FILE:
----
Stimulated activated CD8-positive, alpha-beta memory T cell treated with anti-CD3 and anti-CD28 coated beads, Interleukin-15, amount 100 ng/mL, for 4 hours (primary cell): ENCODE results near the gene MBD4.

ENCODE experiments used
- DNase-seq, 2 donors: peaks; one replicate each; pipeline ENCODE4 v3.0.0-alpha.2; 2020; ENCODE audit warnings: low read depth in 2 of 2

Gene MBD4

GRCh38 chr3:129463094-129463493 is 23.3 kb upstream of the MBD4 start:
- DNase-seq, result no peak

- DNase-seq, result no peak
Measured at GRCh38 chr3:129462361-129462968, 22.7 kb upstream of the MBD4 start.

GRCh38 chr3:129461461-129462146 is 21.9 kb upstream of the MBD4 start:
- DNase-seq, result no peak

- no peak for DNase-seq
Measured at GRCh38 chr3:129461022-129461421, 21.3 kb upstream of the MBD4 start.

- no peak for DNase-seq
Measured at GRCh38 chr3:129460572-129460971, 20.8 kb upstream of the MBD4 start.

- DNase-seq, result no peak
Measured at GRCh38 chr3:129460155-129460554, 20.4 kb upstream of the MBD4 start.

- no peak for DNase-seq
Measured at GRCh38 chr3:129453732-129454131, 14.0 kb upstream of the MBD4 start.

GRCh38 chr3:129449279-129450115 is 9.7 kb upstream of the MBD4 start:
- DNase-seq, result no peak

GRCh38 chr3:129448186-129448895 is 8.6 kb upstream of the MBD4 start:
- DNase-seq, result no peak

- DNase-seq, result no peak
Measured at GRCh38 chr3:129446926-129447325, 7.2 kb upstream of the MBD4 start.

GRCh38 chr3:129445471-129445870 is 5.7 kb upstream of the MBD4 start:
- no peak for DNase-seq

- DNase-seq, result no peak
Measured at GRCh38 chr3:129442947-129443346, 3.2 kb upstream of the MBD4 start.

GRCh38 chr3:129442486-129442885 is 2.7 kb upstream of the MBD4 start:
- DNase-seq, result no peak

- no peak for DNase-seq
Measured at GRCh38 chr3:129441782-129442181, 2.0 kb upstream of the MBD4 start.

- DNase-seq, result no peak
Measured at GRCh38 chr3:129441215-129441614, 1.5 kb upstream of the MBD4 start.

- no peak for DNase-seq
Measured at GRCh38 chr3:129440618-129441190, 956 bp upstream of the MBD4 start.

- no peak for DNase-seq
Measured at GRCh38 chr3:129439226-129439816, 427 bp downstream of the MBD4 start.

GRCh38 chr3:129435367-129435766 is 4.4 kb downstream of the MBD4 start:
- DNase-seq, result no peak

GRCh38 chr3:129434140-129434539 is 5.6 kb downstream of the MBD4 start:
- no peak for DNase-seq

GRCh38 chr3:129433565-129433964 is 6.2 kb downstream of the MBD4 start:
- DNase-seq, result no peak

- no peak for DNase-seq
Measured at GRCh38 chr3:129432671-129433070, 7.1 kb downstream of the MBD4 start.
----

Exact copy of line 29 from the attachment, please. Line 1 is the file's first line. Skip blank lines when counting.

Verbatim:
GRCh38 chr3:129442486-129442885 is 2.7 kb upstream of the MBD4 start: